The well-known case of Prest v Petrodel Resources Ltd [2013] UKSC 34 has a very strong Manx flavour in that Petrodel Resources Ltd was a Manx company (I believe it was my order which wound it up) and as is equally well known, the Supreme Court held that the various companies which owned various properties held them on resulting trust for the husband and thus the assets of those companies were available to satisfy the orders made against the husband, ie they were properties to which the husband was beneficially entitled. The properties were in those circumstances held by the companies as bare trustees for the husband. The Manx courts, like those in England, will not be bamboozled by the use by husbands of “shams, artificial devices and similar contrivances”, to use the words of Rimer LJ in the Court of Appeal in Prest.


Enforcement – Assuming an order has been made in the home jurisdiction (typically in the London High Court) and having obtained information as to the whereabouts and the disclosure of the nature of matrimonial assets, what enforcement powers are available in the Manx courts to make good the claim?

Freezing Orders – Mareva jurisdiction and section 56B of the High Court Act 1991. These enable the Manx court to act in aid of English proceedings by providing that the High Court shall have power to grant interim relief where proceedings have been or are to be commenced outside IOM. There is no requirement for a cause of action in Manx law. Also specifically sections 88 – 89 of the Matrimonial Proceedings Act 2003 may be of relevance – they deal with the prevention and avoidance of dissipation of assets in circumstances where there is or may be an application for financial relief following a foreign divorce.

Ancillary Orders

- Norwich Pharmacal (disclosure against innocent parties mixed up in wrongdoing)
- Bankers Trust v Shapira (tracing funds – what has happened to them?)
- Chabra (TSB Private Bank v Chabra) – freezing orders against non-cause of action defendant where there is credible evidence that assets which appear to belong to a third party may in fact be the husband’s and therefore available to satisfy the judgment against him.
- Disclosure under the 2009 High Court Rules – see Rule 7.16(1)(g) which provides that court may grant a disclosure order about property or assets which are or may be the subject of a freezing order.

Enforcement of lump sum orders is via the Judgments (Reciprocal Enforcement) (Isle of Man) Act 1968 whereby the Isle of Man High Court can order the registration in the Isle of Man of monetary judgments granted by the higher courts of United Kingdom, Guernsey, Jersey, Surinam, Israel, Italy and the Netherlands. The original court must of course have had jurisdiction over the parties. Once registered the judgment can be executed in the same manner as a domestic, Manx judgment. The powers of a Coroner (not to be confused with the Coroner of Inquests) are extensive and he can for example sell assets, seize bank accounts and examine debtors on oath.

Getting at Assets

If an asset (eg a super yacht, jet aircraft) is held through an Isle of Man company the court can make a charging order over the shares which can lead to their sale and/or the appointment of an equitable receiver of those shares who can direct the sale of the underlying asset. This may prove to be particularly useful where the super yacht etc is in Ibiza or some other far flung location.

Enforcement of periodical payments orders (maintenance) is via the 1995 Maintenance Orders (Reciprocal Enforcement) Act.

Further Trust Issues

Enforcement may involve an attempt to declare the Manx trust a sham or to vary the terms of a trust, essentially as a means of enforcement to enable payment to be made. In D v M (2011) MLR 462, the question before me was whether a company was the trustee of a settlement or settlements which were post-nuptial in character and thus capable of being varied in order to fund an award in favour of the wife. Heavy reliance was placed on English precedents including many of those referred to earlier today by Christopher Pocock QC.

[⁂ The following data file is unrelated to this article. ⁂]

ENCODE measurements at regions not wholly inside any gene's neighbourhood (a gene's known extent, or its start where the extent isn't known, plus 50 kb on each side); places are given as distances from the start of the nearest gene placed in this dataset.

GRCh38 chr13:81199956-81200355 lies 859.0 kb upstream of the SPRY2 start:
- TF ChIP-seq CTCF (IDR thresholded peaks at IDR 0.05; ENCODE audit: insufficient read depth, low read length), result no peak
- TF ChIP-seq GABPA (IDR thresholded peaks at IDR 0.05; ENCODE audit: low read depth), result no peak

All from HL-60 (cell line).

All is not rosy however, because there is a general problem, as per the Goyal case, [2016] EWHC 2758 (Fam), with enforcement against a foreign pension of a domestic pension sharing order.

Reciprocal Enforcement within the British Isles

You might think that enforcement of Manx ancillary relief orders within the British Isles, and vice versa, ought to be straightforward, but there is a continuing failure to bring into force Part 6 of the Matrimonial Proceedings Act 2003 (enabling reciprocal enforcement of financial orders generally – “of any description” - including e.g. a property adjustment order) which therefore makes it impossible to enforce a pension sharing order made in England against pension assets held in the Isle of Man (eg held in one of our many offshore life insurance/pension companies), and vice versa.

Finally, I would add that we do have a similar regime of registration of the beneficial ownership of companies to that of Guernsey, about which we heard earlier today.


I hope this overview of matters from a Manx Deemster’s perspective is of assistance and that some appreciation may be gained of the approach of the Manx Courts and the contribution which this small, but perfectly formed, Island in the centre of the British Isles has made and can continue to make to this important area of the law.

Deemster Corlett
Second Deemster
October 2017

Case References (MLR = Manx Law Reports) (see also

 J v V (Disclosure: Offshore Corporations) [2004] 1 FLR 1042
 Thakkar v Thakkar [2017] 2 FLR 399
 Carter v Old Mutual [2015] MLR 135
 MacLeod v MacLeod [2010] 1 AC 298
 Lombard Bank v Spirit of Montpelier [2015] MLR 250
 Rosewood v Schmidt [2001-03] MLR 511
 Re H [2006] JLR 280
 Re Delphi Trust Ltd [2014] MLR 51
 Prest v Petrodel Resources Ltd [2013] UK SC 34
 Norwich Pharmacal v Customs and Excise [1974] AC 133
 Bankers Trust v Shapira [1980] 1 WLR 1274
 TSB Private Bank v Chabra [1992] 1 WLR 231
 D v M [2011] MLR 462
 Goyal v Goyal [2016] EWHC 2758 (Fam)

Manx Legislation

 Matrimonial Proceedings Act 2003
 Rules of the High Court (Matrimonial Proceedings) 2004
 Rules of the High Court 2009, Rule 7.16(1)(g)
 Evidence (Proceedings in Other Jurisdictions) Act 1975 (as applied)
 Section 56B High Court Act 1991
 Judgments (Reciprocal Enforcement) (Isle of Man) Act 1968
 Maintenance Orders (Reciprocal Enforcement) Act 1995